The Economic Psychology of Everyday Life

The Economic Psychology of Everyday Life

The Economic Psychology of Everyday Life

The Economic Psychology of Everyday Life


From childhood through to adulthood, retirement and finally death, The Economic Psychology of Everyday Life uniquely explores the economic problems all individuals have to solve across the course of their lives. Webley, Burgoyne, Lea and Young begin by introducing the concept of economic behaviour and its study. They then examine the main economic issues faced at each life stage, including: * the impact of advertising on children * buying a first house and setting up home * changing family roles and gender-linked inequality * redundancy and unemployment * coping on a pension * obituaries, wills and inheritance. Finally they draw together the commonalties of economic problems across the lifespan, discuss generational and cultural changes in economic behaviour, and examine the significance of other, non-economic constraints, upon individuals. The Economic Psychology of Everyday Life provides a much-needed comprehensive and accessible guide to economic psychology which will be of great interest to researchers and students.


This book has been over four years in the writing. This might seem rather excessive for what is, after all, quite a slim volume. Our hope is that the passing of the years has enabled our ideas and our writing to mature, and that the book is robust, full-bodied and a pleasure to consume.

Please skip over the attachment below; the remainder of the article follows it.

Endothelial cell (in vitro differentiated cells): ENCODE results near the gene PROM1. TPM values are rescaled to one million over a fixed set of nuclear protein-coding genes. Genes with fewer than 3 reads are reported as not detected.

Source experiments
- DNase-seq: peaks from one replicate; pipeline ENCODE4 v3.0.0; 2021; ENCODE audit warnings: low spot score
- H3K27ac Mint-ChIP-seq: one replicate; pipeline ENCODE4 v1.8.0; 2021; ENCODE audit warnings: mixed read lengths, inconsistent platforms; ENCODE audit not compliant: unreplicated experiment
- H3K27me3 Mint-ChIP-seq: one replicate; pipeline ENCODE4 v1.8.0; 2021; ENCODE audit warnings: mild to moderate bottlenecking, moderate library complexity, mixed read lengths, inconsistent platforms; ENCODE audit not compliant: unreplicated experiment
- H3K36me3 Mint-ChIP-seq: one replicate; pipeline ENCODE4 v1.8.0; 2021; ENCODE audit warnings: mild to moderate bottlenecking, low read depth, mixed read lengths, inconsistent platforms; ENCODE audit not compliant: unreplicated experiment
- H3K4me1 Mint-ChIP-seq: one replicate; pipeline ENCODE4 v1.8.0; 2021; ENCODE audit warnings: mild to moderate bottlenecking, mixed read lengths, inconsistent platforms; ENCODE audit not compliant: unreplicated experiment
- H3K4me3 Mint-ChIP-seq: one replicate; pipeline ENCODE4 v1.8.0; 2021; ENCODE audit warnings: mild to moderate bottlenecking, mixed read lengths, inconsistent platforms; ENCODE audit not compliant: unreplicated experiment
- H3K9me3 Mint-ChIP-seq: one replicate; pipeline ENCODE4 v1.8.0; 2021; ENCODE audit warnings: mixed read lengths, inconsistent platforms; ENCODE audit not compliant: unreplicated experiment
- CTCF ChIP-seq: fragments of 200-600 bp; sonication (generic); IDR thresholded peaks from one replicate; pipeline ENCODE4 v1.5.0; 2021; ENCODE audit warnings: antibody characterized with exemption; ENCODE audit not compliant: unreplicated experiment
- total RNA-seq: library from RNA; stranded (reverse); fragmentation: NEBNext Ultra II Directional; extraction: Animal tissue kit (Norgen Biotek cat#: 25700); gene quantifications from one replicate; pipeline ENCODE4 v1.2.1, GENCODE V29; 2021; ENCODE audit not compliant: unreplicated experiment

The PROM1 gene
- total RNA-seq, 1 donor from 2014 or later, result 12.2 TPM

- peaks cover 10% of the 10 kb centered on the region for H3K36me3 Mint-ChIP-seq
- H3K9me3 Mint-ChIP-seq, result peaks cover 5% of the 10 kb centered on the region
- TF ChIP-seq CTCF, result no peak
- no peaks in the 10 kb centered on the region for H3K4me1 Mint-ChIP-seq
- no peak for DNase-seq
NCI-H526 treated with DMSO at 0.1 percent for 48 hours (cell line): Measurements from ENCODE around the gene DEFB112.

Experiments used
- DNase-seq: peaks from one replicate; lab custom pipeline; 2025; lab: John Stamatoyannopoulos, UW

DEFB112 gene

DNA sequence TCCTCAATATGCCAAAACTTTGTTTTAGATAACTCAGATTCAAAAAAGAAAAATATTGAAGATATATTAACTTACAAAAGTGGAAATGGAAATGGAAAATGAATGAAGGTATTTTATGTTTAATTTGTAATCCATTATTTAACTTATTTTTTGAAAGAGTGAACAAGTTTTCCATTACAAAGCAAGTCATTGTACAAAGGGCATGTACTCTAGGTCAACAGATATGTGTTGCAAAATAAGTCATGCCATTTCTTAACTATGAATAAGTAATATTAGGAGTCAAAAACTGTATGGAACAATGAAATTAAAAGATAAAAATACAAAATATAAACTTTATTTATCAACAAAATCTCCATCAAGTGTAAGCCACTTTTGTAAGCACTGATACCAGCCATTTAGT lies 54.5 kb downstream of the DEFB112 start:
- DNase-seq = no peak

Our aim has been to provide an accessible and reasonably thorough (though not exhaustive) coverage of the most important issues in the rapidly developing area of economic psychology. the majority of economic psychologists are social psychologists by training and inclination, and so this book fits well in a series on applied social psychology. But it is important to be clear at the outset that economic psychology is a genuinely interdisciplinary enterprise: it draws on, and feeds back to, its main parent disciplines (economics and psychology) as well as the social sciences as a whole. So readers with backgrounds only in social psychology will encounter theories (such as buffer-stock models of saving) and techniques (such as those of experimental economics) that are unfamiliar to them. They should not be anxious on this score: we have made very little use of formal economic models and there are hardly any equations in the text.

The book does have a distinctive ‘Exeter’ flavour, as all four of us are members of the Economic Psychology Research Group at Exeter University. This flavour is reflected in two distinctive features - a concentration on the economic problems that people have to solve on a day-to-day basis and a life-span developmental approach. This means that we have concentrated more on what people actually do in their economic lives and less on how they think about economic matters. So, although there is substantial research on lay explanations and social representations of economic phenomena (and indeed we have done some work in this area ourselves), it is not discussed here. a life-span approach to economic psychology is genuinely novel. We have not used an explicit life-span theory, but have dealt with areas (e.g. paths to economic independence in late adolescence, the economic psychology of the elderly) that have previously been neglected.

Above all, we hope that we have managed to convey our enthusiasm for economic psychology and that some of the readers of the book will decide that this is the area for them. Economic psychology deals with real problems that matter to people, and with issues that pervade all of our lives. It needs new ideas, new techniques and new people. So join us!

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